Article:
Inside the Relationship Between John Wayne and His Youngest Son Ethan
While John Wayne will always be remembered as an iconic western Hollywood star, his son, Ethan, will forever see him as the best father ever.
Hollywood star John Wayne’s eldest son, Ethan Wayne, remembers his father for all the goodness he has done, prompting him to be president of John Wayne Enterprises and director of the John Wayne Cancer Foundation.
Despite having a movie icon for a father, Wayne remained to have a normal childhood in Newport Beach California, where they were among the families in the neighborhood surrounded by fruit farms. His father was an ordinary person to him, with no bodyguards and no securities.
A NORMAL GUY
John often woke up early to workout with his son and went through scripts before heading to a shoot. During days off, he would utilize his boat to admire the scenery or catch a fish which he would cook on the beach. He was a normal man who interacted with neighbors and locals.
Being a regular guy, he raised Wayne like any other child -- disciplined and doing chores around the house. Until this day, Wayne remembers his dad every time he gets hold of a broom.
“I can’t pick up a broom to this day without thinking about him coming out and saying, ‘That’s not how you sweep, this is how you sweep!” he shared. “And it was with this big push broom.”
Although John and his son were close, they weren’t much alike. John, unlike Wayne, was not mechanical. His fascination grew with guns, horses, and boats, “but if a car got a flat tire, he’d just leave it.” On the other hand, Wayne was fond of breaking then building things.
With their distant ages, John was 56 during Wayne’s birth; the western Hollywood icon knew his time with his son was only limited to his younger years; hence, he wanted to be a hands-on dad.
“He took with me on location,” Wayne shared. “I’d be home-schooled down on location in Mexico because he knew he wasn’t going to be around for me when I was older, and that he would probably lose me while I was young, teenage man.”
John, often referred to as “The Duke,” was a great actor with over 200 films in 50 years. According to the New York Times, 161 films of his grossed $350 million by the early ‘60s and had been paid over $666,000 for a movie by the time he died in 1979.
“He didn’t like the way he moved, so he talked to John Ford and met Wyatt Earp. He started taking pieces of these guys and putting them together into a character that became John Wayne,” shared Wayne.
When Wayne was 17, his father, 72, died from cancer. He recalled driving to UCLA Medical Center to admit John, who was not feeling well, but he never returned to their home alive. John is survived by seven children and over 15 grandchildren.
"I want to play a real man in all my films, and I define manhood simply: men should be tough, fair, and courageous, never petty, never looking for a fight, but never backing down from one either." #JohnWayne pic.twitter.com/Cil6dm7Qjn— John Wayne Official (@JohnDukeWayne) June 18, 2019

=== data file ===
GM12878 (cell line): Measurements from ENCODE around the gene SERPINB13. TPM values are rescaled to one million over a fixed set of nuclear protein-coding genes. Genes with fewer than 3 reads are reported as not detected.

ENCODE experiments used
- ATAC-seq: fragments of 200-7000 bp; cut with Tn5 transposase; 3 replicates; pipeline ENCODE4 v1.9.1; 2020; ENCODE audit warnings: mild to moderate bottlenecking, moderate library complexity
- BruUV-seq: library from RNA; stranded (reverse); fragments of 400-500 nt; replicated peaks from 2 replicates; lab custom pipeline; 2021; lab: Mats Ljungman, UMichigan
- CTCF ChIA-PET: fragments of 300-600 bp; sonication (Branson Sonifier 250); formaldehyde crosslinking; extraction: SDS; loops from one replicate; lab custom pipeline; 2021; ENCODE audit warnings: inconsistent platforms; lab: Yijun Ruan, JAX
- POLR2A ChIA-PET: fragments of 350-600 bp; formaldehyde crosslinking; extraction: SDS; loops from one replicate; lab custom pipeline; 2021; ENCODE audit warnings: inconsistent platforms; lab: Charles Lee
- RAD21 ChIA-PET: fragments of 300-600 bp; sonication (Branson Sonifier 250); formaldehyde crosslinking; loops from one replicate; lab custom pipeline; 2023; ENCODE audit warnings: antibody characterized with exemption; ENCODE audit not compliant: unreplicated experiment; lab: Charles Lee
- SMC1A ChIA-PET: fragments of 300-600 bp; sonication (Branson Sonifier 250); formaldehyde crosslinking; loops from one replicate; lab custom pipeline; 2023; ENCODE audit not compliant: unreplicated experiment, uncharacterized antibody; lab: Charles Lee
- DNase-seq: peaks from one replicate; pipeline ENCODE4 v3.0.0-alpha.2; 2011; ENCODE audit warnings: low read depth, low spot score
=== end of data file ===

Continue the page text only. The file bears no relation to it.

LIFE WITHOUT DAD
After his demise, stuntman Gary McLarty guided Wayne during his time of grief, taking him on motorcycle rides and races, and later hired him on the set of “The Blues Brothers.” He gives credit to McLarty for helping him direct his life. Wayne shared:
“When my father was involved in my life, I was good at school, and things went well. But afterward, I wasn’t very focused on school. [Gary] gave me a little direction that I didn’t have. I’m eternally grateful to him. It probably kept me from making some mistakes.”
40 years ago today, we lost a legend. Duke made over 200 films, including his first starring role in The Big Trail & his last in The Shootist. Today on https://t.co/XST3gqZwGz, we are sharing how the nation reacted after Duke's death in 1979: https://t.co/Yxu2Y19f2r pic.twitter.com/R2JbHVFtNh— John Wayne Official (@JohnDukeWayne) June 11, 2019
In recent years, Wayne has been defending his late father from critics who perceived the actor as a homophobic and racist, due to comments he made during an interview before.
According to Wayne, John’s words were taken out of context, and his whole persona shouldn’t be based on one interview, but in how he lived his life.
John “didn’t care what race, gender, sexual orientation you were. He cared how well you did your job,” which spoke greatly about his beliefs.
Duke’s Lesson #2: Most things are black-and-white.— John Wayne Official (@JohnDukeWayne) June 19, 2019
“There’s right and there’s wrong. You gotta do one or the other.”
Give the gift of Duke’s wisdom with the all new Everything I Need to Know I Learned from John Wayne, now available → https://t.co/z8nQwKqJhf pic.twitter.com/oUi0ZOmtMH
FOLLOWING JOHN’S FOOTSTEPS
Wayne, like his father, pursued a career in acting, having two films in 1981, “Longshot” and “Scream.” In the following years, he landed roles in “The Alamo: 13 Days to Glory,” and “The Bold and the Beautiful.”
He also appeared on the shows “Knight Rider” and Suddenly Susan.” In 2014, Wayne appeared on the History Channel’s “Pawn Stars” to share about John Wayne’s memorabilia.